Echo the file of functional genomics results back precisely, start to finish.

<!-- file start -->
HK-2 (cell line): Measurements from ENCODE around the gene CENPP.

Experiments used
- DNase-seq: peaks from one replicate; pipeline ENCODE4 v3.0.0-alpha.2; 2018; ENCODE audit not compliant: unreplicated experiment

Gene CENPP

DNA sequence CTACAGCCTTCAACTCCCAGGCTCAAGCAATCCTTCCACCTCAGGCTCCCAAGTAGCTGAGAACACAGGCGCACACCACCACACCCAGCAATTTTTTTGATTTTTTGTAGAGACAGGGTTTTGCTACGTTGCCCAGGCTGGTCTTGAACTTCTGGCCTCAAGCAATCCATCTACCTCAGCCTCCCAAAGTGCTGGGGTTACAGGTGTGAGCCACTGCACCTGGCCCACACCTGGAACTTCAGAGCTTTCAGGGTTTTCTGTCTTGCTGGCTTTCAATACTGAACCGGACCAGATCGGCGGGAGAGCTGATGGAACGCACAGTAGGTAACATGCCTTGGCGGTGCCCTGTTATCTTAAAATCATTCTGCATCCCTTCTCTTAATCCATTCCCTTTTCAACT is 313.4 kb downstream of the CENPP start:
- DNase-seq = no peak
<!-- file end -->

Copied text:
HK-2 (cell line): Measurements from ENCODE around the gene CENPP.

Experiments used
- DNase-seq: peaks from one replicate; pipeline ENCODE4 v3.0.0-alpha.2; 2018; ENCODE audit not compliant: unreplicated experiment

Gene CENPP

DNA sequence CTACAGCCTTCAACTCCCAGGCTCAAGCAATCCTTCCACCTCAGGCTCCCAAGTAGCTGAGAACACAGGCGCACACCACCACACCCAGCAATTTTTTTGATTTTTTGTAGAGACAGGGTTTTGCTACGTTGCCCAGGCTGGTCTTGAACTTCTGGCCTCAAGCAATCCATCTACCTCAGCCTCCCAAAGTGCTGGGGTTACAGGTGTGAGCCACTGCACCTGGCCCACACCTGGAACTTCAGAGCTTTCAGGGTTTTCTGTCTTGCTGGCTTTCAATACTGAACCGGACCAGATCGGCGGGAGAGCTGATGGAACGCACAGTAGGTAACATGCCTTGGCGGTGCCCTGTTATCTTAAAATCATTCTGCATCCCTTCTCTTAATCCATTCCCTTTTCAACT is 313.4 kb downstream of the CENPP start:
- DNase-seq = no peak